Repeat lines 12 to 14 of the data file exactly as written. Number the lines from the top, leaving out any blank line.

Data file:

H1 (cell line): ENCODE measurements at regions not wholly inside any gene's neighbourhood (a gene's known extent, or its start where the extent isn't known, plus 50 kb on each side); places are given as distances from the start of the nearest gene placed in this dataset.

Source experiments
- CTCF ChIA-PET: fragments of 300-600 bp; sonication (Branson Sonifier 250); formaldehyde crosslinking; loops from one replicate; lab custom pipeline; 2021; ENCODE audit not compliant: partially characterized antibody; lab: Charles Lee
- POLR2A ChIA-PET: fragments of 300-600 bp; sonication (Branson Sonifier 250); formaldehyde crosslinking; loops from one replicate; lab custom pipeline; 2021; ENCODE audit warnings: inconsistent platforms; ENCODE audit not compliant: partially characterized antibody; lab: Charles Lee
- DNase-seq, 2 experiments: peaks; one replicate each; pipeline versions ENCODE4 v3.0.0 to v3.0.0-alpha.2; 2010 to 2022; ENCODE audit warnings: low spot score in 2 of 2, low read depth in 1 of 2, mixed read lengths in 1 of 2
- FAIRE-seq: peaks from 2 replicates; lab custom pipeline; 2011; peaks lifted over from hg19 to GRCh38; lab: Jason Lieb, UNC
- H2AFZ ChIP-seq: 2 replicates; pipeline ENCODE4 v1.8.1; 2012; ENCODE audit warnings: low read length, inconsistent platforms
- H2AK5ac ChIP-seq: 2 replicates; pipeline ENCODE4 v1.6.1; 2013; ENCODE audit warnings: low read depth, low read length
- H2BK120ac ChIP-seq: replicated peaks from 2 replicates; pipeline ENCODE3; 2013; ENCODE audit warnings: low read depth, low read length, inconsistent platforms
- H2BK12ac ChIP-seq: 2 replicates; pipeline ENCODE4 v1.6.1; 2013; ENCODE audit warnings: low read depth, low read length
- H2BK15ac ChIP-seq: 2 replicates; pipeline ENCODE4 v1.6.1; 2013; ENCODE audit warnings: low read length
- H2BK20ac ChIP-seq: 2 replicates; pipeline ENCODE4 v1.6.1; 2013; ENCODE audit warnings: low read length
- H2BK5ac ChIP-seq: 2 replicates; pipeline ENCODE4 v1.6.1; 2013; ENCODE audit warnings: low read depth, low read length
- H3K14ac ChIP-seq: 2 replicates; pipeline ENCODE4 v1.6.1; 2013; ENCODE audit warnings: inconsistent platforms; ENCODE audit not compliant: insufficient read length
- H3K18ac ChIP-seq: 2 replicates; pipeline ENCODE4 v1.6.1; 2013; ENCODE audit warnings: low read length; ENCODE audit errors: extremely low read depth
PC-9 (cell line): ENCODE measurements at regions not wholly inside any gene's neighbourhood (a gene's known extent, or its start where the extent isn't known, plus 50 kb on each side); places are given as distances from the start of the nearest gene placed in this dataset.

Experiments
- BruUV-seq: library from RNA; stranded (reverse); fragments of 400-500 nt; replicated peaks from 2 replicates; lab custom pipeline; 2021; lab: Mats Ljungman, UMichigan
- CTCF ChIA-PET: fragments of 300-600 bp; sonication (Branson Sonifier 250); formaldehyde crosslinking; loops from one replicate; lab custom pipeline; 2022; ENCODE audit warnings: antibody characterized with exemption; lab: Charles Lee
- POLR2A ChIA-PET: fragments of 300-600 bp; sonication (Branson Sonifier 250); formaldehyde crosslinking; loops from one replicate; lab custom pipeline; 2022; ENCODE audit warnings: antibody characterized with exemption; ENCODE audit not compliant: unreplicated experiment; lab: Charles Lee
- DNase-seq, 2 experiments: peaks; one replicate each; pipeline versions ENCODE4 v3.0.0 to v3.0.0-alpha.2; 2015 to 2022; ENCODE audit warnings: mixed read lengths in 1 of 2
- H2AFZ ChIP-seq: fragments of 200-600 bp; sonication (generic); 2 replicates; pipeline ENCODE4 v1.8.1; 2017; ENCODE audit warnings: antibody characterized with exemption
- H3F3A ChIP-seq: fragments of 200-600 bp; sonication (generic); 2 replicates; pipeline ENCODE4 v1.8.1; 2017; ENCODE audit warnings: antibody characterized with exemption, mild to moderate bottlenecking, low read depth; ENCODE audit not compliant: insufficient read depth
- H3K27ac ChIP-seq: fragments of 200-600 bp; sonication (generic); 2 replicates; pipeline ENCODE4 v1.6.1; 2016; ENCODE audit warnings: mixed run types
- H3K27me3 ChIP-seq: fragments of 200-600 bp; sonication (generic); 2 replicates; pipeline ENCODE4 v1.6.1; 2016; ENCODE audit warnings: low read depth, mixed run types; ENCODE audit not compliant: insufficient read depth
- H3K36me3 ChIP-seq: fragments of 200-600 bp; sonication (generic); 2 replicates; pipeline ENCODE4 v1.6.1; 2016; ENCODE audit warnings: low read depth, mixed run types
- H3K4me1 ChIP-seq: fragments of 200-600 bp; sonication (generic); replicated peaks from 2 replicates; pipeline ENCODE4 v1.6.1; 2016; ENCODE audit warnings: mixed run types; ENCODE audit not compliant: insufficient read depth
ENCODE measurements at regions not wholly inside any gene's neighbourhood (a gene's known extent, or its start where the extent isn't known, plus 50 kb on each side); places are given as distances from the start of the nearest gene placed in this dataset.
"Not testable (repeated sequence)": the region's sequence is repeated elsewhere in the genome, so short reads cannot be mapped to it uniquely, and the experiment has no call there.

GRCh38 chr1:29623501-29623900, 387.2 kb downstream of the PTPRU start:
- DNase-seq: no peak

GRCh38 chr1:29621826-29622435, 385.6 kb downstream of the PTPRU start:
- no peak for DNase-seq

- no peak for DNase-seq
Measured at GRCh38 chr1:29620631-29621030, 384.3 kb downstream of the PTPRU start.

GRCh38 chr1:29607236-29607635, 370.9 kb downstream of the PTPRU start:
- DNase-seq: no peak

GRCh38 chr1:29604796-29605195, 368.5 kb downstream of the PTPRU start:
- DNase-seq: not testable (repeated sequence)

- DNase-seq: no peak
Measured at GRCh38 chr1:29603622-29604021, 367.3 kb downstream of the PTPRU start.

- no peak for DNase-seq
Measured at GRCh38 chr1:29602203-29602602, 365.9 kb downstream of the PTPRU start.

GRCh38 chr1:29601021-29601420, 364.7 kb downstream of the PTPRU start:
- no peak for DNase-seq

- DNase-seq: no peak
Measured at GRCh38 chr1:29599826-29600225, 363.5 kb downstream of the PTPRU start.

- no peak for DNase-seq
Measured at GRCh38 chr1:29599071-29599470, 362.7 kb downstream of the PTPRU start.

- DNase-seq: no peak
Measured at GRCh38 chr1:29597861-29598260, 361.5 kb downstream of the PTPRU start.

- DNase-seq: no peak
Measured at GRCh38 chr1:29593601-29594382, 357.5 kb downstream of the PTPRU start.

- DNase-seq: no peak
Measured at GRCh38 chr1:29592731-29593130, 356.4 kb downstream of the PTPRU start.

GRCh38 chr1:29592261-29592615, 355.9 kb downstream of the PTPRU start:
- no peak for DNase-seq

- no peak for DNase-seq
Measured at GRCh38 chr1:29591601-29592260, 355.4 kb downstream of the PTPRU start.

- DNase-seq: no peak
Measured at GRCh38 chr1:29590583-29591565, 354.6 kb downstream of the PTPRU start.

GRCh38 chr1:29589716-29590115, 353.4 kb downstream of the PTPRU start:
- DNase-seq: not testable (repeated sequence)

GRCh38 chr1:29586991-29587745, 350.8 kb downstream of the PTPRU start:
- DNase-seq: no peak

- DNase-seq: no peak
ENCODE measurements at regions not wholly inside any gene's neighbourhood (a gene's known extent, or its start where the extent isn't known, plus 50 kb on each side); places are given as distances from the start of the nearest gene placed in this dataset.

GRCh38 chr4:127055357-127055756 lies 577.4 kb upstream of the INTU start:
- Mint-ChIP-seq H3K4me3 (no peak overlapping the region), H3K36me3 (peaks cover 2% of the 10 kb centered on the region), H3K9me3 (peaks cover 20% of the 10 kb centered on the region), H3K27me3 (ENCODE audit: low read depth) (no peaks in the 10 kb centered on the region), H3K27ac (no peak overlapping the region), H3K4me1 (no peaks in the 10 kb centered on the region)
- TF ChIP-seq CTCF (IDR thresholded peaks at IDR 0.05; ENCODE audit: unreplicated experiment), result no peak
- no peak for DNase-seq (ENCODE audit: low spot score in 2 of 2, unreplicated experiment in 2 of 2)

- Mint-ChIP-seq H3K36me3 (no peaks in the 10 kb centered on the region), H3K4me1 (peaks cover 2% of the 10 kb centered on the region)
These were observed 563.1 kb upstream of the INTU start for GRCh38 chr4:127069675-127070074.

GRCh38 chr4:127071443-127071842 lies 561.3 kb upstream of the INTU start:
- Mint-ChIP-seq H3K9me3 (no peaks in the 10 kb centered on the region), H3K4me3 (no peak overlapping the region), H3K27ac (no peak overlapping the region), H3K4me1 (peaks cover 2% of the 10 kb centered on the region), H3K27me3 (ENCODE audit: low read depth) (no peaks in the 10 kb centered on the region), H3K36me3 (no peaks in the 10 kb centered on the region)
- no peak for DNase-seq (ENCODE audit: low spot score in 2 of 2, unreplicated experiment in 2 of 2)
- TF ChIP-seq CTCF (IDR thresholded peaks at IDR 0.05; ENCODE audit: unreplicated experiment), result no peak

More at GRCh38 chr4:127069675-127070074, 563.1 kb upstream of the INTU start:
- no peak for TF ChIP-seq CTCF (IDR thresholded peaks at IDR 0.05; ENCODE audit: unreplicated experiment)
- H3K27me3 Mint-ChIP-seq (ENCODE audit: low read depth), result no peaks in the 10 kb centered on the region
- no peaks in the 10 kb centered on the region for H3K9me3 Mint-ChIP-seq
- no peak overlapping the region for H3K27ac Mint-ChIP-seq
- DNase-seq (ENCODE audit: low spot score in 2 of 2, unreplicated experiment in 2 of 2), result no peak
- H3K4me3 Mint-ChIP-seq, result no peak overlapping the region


- H2BK20ac ChIP-seq: 2 replicates; pipeline ENCODE4 v1.6.1; 2013; ENCODE audit warnings: low read length
- H2BK5ac ChIP-seq: 2 replicates; pipeline ENCODE4 v1.6.1; 2013; ENCODE audit warnings: low read depth, low read length
- H3K14ac ChIP-seq: 2 replicates; pipeline ENCODE4 v1.6.1; 2013; ENCODE audit warnings: inconsistent platforms; ENCODE audit not compliant: insufficient read length